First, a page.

September 16, 2020
by Kimberly Grassmeyer
Creighton University's Graduate School
click here for photo and information about the writer

Memorial of Saints Cornelius, Pope, and Cyprian, Bishop, Martyrs
Lectionary: 445

1 Corinthians 12:31-13:13
Psalm 33:2-3, 4-5, 12, 22
Luke 7:31-35

Praying Ordinary Time

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Is there anyone among us who has not heard and voiced the beautiful 1st Corinthians reading for today?  Nearly every wedding I’ve ever witnessed has used some portion of this call to love: to love deeply, to love always; to fully embrace God’s promise that nothing we have, nothing we do, is greater than love.  It is inspirational.  Aspirational.  Absolutely beautiful.

And…. seemingly impossible!  What is it about the human condition that keeps us from expressing and experiencing love in the way that God intended?  How is it that this gift is so misunderstood, ill-used, and squandered?

Today’s deep unrest and extraordinary divisiveness (in the United States) elevates this age-old question for me, but also has me saddened and feeling powerless to affect the significant injustices of the world.  We are in such a difficult time, and I don’t know a single person who isn’t confused, frustrated, and wondering how we got to such an angry and polarized place.

In part, it seems the Gospel reading provides a hint.  In the reading, Jesus asked the crowd “To what shall I compare the people of this generation? What are they like?” and then described them – US – like children.  My first thought was that children see our highly complex world, simply.  Then, that children see things through a lens of self-interest, and judge what they don’t understand from a very limited world view. I ultimately interpreted the Parable that Jesus shared as describing the generation – again, US in this case – as unfairly judgmental.  We are so quick to find fault with one another, to accuse and point fingers at ‘the other’, to refuse to listen with an open heart to find understanding.  I felt that Jesus, in saying that “wisdom is vindicated by all her children” was calling his people to avoid such quick, child-like judgement (to “put aside such childish things”), but rather to exercise the wisdom that results from reflection, understanding, perspective, time, patience, and yes, love.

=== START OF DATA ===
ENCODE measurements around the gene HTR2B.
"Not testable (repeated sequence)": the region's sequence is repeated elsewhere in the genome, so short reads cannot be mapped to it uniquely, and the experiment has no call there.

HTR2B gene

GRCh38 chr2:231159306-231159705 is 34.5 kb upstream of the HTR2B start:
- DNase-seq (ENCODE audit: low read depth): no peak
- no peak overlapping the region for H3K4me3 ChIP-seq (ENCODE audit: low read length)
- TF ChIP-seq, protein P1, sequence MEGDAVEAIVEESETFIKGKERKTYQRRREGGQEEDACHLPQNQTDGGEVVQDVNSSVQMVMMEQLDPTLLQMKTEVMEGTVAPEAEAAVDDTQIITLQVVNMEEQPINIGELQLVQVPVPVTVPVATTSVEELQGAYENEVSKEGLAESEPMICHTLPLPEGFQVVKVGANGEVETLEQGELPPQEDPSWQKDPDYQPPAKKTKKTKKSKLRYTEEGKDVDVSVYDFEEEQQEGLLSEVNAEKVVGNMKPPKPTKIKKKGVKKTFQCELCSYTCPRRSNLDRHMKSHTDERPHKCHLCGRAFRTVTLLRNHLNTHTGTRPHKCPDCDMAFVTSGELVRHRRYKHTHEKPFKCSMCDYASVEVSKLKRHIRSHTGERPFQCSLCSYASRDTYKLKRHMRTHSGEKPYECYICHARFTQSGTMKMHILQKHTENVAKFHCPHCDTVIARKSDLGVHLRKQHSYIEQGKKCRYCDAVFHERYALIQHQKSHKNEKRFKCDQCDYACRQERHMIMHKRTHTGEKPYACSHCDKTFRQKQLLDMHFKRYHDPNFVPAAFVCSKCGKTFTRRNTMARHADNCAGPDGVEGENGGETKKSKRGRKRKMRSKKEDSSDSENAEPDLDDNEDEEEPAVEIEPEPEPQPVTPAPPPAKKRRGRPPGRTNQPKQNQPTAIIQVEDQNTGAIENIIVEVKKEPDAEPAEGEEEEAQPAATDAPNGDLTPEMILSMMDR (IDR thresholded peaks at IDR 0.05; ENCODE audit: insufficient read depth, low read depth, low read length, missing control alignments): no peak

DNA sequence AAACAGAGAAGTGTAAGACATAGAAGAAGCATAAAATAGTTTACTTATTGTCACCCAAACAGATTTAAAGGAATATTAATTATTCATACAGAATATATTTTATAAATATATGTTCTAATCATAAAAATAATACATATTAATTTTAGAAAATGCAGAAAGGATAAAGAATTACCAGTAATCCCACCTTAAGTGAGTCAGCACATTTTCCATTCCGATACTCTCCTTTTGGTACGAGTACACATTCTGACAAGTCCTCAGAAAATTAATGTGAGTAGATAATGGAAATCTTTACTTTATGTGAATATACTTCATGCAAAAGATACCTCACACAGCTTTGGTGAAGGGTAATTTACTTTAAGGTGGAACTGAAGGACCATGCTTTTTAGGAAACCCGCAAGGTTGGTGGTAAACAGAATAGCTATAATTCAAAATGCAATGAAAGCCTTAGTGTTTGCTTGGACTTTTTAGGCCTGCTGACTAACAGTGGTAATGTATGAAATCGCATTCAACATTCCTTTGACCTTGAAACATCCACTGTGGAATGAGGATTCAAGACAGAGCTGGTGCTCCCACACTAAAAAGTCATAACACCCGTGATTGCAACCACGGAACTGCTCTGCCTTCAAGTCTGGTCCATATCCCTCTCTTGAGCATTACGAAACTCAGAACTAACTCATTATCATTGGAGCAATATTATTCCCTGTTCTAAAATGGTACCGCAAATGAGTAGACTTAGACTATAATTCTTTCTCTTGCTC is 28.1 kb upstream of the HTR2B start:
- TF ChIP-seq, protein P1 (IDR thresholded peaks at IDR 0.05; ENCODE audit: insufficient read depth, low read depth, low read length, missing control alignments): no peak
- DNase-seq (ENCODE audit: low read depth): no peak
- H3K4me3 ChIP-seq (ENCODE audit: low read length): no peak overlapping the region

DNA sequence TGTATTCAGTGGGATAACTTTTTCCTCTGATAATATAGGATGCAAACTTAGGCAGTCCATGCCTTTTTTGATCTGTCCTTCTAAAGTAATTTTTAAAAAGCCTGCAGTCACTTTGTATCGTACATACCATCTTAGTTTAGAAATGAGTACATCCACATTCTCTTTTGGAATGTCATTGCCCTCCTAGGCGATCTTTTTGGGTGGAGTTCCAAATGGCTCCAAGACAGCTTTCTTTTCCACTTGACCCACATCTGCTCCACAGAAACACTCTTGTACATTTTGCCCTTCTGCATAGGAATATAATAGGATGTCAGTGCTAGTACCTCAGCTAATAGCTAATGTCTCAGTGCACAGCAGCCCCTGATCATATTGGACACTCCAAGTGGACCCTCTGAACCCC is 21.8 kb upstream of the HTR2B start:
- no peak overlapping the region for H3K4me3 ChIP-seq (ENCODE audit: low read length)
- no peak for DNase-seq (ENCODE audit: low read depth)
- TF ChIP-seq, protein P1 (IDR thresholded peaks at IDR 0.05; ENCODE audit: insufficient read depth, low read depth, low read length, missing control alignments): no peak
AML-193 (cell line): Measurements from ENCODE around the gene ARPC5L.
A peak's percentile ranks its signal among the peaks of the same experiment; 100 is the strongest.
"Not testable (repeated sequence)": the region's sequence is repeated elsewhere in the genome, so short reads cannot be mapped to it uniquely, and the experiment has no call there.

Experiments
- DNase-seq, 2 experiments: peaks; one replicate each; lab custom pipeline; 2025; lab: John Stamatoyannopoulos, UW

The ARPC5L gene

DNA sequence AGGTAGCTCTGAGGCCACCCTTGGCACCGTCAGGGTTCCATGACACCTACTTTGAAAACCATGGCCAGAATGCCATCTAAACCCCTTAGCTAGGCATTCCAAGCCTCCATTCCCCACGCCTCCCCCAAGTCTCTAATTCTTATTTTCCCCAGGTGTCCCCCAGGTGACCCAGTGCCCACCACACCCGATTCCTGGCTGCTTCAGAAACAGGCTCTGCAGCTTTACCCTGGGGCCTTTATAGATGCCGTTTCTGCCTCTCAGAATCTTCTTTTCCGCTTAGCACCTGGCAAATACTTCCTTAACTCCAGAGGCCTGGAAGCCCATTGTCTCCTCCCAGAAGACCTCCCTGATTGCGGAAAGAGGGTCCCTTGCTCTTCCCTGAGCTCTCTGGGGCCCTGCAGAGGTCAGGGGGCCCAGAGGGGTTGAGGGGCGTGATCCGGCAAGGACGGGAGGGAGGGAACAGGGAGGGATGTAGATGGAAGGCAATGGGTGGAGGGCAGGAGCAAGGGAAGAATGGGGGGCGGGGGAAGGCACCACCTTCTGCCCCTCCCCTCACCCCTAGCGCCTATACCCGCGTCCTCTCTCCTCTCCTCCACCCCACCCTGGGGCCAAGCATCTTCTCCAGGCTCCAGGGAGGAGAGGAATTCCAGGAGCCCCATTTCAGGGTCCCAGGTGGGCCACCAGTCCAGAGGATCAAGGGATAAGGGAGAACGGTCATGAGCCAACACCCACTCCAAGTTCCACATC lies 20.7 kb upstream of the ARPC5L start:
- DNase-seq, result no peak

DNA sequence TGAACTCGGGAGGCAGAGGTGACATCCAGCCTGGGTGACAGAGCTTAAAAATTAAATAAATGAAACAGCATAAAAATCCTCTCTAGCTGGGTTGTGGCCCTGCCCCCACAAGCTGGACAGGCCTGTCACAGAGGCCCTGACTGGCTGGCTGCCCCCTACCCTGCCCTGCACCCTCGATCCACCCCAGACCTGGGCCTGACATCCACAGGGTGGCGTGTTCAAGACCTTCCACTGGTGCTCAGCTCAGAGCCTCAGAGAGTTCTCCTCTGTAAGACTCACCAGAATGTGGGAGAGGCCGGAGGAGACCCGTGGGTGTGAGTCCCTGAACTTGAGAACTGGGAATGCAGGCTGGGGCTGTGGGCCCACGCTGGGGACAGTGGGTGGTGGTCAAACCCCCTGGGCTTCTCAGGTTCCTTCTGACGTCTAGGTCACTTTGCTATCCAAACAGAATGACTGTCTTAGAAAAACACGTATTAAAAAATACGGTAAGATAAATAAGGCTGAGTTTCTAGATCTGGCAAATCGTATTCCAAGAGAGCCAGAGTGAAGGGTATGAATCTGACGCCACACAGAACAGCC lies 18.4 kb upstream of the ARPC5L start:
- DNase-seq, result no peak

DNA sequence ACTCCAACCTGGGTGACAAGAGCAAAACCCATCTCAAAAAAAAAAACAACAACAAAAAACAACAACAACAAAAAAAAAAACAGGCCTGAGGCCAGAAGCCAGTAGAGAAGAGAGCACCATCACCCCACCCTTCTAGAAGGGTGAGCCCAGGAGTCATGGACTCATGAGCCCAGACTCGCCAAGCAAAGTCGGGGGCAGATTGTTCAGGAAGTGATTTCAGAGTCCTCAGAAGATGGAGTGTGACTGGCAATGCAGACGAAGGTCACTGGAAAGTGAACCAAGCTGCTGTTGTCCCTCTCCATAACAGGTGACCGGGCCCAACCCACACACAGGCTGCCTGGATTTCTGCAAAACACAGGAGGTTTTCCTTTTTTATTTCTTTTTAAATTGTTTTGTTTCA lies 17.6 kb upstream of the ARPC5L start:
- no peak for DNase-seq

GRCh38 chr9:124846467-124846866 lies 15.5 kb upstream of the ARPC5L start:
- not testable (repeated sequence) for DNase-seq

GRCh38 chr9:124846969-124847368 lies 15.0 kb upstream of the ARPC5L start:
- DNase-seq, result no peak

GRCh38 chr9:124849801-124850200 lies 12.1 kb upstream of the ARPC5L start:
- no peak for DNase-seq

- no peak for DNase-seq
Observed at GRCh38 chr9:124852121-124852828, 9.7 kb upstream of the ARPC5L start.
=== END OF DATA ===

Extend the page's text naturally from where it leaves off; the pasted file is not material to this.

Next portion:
If that’s a reasonable interpretation, then, today I pray for wisdom – for me, for our leaders, for anyone suffering from injustice and hate, for all of God’s children – so that we can move closer to the state of God’s pure love.  Let us pray together, that if “faith, hope, and love remain, these three, the greatest of these is love.”  Amen.

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